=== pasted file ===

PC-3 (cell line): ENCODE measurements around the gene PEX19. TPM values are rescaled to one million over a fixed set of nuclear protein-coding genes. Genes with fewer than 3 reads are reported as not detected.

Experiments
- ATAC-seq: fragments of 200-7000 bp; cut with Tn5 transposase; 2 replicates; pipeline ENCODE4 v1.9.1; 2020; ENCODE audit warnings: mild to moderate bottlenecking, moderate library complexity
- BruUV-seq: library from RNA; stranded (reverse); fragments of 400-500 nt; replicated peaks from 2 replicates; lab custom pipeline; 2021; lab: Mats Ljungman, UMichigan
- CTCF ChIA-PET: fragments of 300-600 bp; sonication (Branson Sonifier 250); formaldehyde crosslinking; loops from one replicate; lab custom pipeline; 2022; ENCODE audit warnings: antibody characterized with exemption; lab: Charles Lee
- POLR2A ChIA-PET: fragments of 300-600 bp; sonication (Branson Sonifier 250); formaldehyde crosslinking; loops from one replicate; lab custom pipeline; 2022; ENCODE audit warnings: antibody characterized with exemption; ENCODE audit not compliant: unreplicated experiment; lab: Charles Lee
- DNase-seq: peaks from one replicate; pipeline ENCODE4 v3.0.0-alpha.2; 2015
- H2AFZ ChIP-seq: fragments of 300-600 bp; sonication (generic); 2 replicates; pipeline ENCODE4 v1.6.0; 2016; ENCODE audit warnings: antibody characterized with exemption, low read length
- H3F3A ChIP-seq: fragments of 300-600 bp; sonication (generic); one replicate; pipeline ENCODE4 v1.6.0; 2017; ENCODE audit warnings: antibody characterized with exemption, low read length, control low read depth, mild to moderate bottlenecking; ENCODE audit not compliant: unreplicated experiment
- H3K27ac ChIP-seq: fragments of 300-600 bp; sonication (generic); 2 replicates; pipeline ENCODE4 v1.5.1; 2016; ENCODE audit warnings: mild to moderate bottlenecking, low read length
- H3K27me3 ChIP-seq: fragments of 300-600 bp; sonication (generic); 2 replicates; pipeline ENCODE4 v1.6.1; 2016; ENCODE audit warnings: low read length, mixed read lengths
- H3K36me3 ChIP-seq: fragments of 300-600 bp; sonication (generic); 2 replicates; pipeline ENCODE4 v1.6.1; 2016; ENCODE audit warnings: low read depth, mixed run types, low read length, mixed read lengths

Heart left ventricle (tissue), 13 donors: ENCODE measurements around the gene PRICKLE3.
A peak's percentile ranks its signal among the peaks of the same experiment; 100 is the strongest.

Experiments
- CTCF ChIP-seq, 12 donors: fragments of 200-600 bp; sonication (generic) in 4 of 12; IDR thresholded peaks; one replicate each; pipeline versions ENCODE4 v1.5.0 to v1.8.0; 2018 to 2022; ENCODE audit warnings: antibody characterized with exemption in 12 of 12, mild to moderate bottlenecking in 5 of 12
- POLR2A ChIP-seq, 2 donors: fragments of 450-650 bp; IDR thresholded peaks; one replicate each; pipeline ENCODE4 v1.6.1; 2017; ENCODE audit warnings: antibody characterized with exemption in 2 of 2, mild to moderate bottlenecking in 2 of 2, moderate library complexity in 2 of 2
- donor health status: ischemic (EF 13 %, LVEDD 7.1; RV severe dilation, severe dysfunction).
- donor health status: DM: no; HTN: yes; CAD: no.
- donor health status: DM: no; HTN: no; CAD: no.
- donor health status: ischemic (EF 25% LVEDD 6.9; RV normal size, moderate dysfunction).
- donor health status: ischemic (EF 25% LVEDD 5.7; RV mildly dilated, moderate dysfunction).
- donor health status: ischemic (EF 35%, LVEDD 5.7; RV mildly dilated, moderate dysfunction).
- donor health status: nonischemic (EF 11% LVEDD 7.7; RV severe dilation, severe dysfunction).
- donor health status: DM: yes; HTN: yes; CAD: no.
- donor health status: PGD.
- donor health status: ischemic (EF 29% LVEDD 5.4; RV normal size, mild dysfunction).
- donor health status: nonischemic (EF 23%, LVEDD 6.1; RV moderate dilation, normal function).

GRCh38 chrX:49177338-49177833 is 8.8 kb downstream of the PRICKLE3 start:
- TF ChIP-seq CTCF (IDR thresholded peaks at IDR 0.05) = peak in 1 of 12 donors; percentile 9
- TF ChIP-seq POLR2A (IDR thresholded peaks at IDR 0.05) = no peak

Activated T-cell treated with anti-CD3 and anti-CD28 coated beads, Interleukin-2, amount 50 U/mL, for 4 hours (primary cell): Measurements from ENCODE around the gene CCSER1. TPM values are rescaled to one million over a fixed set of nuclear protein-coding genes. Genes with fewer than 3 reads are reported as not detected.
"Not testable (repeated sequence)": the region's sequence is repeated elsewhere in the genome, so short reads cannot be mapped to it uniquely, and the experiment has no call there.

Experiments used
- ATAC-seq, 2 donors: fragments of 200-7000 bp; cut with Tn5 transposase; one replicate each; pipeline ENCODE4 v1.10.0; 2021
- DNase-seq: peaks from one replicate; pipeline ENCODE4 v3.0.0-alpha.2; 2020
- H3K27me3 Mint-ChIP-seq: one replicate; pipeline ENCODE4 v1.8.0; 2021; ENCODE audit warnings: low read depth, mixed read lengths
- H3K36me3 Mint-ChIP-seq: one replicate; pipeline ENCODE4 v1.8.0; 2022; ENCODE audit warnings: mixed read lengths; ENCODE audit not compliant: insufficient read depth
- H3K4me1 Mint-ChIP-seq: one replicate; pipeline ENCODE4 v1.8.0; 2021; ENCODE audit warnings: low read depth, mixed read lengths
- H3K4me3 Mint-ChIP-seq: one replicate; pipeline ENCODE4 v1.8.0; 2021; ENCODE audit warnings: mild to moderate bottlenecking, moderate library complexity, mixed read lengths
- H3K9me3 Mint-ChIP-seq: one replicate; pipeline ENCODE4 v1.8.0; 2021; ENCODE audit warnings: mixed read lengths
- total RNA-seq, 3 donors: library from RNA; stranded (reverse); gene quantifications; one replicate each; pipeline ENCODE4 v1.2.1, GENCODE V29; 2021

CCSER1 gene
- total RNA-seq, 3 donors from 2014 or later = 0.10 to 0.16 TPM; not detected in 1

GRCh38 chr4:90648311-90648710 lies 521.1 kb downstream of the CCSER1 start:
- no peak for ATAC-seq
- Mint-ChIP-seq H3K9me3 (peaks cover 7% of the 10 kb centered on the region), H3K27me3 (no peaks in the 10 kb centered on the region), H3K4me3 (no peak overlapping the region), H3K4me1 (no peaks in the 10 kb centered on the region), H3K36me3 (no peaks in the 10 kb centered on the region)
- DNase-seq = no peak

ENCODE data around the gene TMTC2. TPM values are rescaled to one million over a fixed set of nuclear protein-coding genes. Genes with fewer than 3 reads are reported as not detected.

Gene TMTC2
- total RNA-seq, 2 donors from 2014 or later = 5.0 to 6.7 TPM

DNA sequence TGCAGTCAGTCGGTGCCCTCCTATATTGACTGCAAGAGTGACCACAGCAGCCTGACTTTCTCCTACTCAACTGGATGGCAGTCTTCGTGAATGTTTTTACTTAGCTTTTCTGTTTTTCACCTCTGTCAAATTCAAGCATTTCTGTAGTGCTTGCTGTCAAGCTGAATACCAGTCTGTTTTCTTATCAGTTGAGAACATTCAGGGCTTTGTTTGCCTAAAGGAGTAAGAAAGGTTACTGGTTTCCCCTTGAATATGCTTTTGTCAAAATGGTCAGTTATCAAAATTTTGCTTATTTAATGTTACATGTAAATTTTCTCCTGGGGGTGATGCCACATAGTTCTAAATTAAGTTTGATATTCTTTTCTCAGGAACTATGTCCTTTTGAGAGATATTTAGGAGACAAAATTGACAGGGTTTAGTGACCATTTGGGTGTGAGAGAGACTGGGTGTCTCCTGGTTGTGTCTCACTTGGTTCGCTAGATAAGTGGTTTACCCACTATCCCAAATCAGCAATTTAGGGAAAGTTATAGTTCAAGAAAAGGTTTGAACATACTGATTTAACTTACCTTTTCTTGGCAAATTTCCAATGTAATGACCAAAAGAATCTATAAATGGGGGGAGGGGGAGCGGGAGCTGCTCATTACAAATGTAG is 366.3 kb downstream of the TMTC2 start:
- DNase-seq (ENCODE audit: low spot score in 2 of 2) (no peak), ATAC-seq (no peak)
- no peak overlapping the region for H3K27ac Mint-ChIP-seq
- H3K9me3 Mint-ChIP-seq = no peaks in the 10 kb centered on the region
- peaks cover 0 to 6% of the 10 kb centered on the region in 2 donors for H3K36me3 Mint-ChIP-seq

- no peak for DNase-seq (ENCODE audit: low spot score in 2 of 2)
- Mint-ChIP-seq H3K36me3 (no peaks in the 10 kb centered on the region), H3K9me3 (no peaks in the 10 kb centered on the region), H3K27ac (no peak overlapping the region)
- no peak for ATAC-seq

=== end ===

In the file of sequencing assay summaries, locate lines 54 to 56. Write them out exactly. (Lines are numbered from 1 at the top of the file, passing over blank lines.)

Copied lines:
- no peak overlapping the region for H3K27ac Mint-ChIP-seq
- H3K9me3 Mint-ChIP-seq = no peaks in the 10 kb centered on the region
- peaks cover 0 to 6% of the 10 kb centered on the region in 2 donors for H3K36me3 Mint-ChIP-seq